The constant withdrawals of Russia, such as a clear defeat of the early conquest of Ukrainian territory, has raised the possibility that kyiv could preserve its sovereignty and recover the one it possessed in 2014, when Russia annexed Crimea. The foregoing, based on a referendum where the option "to belong to Russia" was victorious with more than 95% of the votes, with more than 57% of the eligible population participating.

The idea of recovering the borders that both nations had before 2014 is a very utopian idea on the part of Kiev, to which Moscow is looking carefully because there are few, but possible scenarios, where Crimea could once again be part of the Ukrainian sovereignty.

With Zelenski's urgency for Ukraine to be accepted into NATO and the European Union, this first continental alliance, a request for quick access was sent at the end of September. However, this was denied because the 30 members must approve it unanimously. In the case of the European Union, the situation is in a constant 'we will see'.

Russia also tries to repel the advance that Ukraine has had in recent battles because if Ukraine finally manages to enter NATO, Kiev would have the backing of 30 nations to defend the territory conquered by Moscow and try to recover the 2014 borders, thus the biggest victory for Kiev and the worst defeat for Putin. However, this could escalate the conflict to a possible nuclear war, something that both parties try to avoid.

Elections Defined by Results on the Battlefield

Both Russia and Ukraine will have 2024 presidential elections. The results of the war between the two nations, and the situation that has been experienced since February 2022, will be crucial to, on the one hand, define a possible re-election of Putin for the period 2024-2030 and, in the case of Zelenski, also apply to be re-elected for the term 2024-2029.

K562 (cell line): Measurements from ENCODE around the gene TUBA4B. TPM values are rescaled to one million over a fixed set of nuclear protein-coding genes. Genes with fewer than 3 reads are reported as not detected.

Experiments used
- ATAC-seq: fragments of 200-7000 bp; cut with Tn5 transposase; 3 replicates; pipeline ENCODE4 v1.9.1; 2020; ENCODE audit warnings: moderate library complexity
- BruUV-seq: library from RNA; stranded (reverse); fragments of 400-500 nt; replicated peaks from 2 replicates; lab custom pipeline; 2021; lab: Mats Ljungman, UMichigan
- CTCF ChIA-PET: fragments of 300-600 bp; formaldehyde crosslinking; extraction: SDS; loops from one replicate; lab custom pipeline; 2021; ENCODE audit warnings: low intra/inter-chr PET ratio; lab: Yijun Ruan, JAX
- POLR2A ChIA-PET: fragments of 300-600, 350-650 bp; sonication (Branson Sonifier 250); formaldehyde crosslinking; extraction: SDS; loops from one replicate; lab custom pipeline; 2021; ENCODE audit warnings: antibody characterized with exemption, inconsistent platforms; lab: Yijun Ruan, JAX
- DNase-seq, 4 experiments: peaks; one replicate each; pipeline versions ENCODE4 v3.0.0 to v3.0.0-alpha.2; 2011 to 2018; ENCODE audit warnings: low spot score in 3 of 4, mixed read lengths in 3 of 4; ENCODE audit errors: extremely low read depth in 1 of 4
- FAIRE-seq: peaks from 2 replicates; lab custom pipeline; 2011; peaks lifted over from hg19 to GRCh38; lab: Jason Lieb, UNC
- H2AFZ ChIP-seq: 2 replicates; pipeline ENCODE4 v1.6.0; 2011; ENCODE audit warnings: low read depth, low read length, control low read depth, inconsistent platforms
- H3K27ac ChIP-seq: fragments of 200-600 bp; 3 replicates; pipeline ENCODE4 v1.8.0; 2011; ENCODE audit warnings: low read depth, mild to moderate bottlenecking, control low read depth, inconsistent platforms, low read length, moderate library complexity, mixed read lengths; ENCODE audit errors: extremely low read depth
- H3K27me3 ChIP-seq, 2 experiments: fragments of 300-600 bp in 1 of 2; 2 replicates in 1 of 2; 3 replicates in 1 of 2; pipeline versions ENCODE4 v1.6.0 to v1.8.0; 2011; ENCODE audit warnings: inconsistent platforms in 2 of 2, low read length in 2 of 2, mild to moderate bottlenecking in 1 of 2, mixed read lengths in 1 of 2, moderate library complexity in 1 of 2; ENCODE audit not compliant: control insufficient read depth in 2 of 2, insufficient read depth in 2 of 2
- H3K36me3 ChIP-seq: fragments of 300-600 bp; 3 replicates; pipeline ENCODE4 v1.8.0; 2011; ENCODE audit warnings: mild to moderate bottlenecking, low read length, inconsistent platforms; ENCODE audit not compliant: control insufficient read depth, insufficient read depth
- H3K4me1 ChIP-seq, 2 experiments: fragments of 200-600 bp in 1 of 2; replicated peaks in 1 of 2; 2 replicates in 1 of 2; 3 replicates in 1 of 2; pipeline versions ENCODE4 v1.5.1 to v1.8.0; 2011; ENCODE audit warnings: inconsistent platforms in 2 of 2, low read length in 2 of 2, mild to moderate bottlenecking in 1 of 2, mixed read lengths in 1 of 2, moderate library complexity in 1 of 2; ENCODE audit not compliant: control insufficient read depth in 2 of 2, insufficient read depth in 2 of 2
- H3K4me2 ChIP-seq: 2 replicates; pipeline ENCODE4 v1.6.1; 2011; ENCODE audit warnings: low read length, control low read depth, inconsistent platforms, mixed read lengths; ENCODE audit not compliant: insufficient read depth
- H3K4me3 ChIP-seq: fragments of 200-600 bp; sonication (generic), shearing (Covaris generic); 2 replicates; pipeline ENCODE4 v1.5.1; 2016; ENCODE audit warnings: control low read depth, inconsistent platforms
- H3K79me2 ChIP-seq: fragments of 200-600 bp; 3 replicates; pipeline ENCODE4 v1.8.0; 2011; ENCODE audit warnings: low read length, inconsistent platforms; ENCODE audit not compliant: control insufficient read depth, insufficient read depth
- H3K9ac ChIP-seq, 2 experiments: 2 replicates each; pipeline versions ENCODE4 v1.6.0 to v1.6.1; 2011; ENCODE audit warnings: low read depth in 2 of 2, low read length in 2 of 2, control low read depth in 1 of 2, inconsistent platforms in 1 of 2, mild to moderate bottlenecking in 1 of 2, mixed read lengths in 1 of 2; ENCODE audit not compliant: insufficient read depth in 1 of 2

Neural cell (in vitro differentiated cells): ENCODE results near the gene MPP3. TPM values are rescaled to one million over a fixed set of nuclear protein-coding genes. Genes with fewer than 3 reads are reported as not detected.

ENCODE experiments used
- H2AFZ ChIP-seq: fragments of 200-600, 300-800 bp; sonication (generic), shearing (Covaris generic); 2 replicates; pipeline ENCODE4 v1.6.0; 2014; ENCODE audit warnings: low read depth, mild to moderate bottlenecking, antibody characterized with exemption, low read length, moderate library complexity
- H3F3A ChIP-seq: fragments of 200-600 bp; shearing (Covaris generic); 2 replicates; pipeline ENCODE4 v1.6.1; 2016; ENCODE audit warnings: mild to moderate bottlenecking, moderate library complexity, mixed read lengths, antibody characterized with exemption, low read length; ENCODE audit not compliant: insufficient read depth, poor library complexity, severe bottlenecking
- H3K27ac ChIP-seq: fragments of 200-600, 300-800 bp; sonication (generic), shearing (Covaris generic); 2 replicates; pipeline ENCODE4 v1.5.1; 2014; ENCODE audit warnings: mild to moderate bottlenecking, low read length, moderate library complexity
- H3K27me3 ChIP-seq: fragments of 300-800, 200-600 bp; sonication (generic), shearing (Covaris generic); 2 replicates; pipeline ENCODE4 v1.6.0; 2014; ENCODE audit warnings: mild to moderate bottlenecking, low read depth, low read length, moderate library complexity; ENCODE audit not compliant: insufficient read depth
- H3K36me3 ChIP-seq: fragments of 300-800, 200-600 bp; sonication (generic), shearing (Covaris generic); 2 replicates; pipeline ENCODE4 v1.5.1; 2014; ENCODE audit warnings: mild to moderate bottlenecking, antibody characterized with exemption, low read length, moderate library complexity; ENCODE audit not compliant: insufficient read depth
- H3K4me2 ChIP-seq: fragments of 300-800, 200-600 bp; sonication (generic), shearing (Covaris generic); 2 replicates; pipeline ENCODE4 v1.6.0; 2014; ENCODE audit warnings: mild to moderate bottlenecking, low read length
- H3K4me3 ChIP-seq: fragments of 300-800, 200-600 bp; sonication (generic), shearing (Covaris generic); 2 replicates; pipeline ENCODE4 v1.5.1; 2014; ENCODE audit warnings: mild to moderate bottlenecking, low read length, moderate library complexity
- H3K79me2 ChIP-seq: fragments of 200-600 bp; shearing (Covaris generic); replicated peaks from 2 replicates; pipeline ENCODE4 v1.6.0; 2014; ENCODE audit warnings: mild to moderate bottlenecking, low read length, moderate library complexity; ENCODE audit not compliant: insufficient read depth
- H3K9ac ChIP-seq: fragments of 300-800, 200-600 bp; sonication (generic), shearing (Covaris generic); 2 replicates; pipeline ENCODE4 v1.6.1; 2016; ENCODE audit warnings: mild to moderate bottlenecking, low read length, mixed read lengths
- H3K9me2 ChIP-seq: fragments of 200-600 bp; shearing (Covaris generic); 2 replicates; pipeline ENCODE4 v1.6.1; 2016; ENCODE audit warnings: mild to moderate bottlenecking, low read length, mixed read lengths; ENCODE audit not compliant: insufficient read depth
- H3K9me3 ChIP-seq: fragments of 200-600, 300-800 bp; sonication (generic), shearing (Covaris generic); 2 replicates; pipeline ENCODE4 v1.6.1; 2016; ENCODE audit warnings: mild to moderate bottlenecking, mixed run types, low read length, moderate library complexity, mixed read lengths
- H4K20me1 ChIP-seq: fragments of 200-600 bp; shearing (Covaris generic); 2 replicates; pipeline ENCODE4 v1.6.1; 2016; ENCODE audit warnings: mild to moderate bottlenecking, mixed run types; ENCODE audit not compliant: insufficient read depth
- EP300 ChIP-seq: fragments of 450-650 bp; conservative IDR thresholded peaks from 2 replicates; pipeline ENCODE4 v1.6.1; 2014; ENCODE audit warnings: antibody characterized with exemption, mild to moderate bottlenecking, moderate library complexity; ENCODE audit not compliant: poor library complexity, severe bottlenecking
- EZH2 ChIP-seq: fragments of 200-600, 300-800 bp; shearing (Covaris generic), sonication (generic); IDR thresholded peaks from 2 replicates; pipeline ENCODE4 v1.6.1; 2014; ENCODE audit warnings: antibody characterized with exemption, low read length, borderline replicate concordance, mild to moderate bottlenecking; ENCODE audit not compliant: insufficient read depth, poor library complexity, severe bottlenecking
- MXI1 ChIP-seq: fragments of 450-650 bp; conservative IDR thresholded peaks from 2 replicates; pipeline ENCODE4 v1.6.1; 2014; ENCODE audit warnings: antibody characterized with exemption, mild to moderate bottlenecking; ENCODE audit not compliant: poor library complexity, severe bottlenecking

Three scenarios could be presented depending on how the war develops until 2024, in case it extends during the next two years. The first is that Putin and Zelenski are re-elected, thanks to their ability to deal with the conflict and create a 'status quo' of the situation. The second is that only one of the two is re-elected and in that case there could be the possibility of de-escalation of the war or the opposite effect, (it would be necessary to see which political current prevails in each country, where, surely, they will take the solution to war as a baton to win the elections). The third, where neither of them is re-elected, and two new leaders take the bastion of their military forces.

For each of these scenarios, what happens in the war will be vital. Apparently, an active conflict would favor both leaders, since in times of war, the leaders are usually watched closely, especially when they are winning. But also, faced with an eventual diplomatic solution, both Putin and Zelenski would have to give in. The problem is knowing to what extent.

If Ukraine cedes sovereignty in Crimea or the recently annexed territories, Zenelnsky will go down in history as the president who handed over half the territory. For his part, after escalating the conflict and the human lives lost, if Putin does not come out with at least Crimea and a promise of Ukraine's non-adherence to NATO, he will remain as the president who wasted resources and human lives to change of nothing.

For now, Zelenski and Putin are trying to hoard victories, spare losses and wait for the decision of NATO, a key organization that will open a new chapter in this conflict that has afflicted Eastern Europe, its surroundings and the entire world for the past nine months.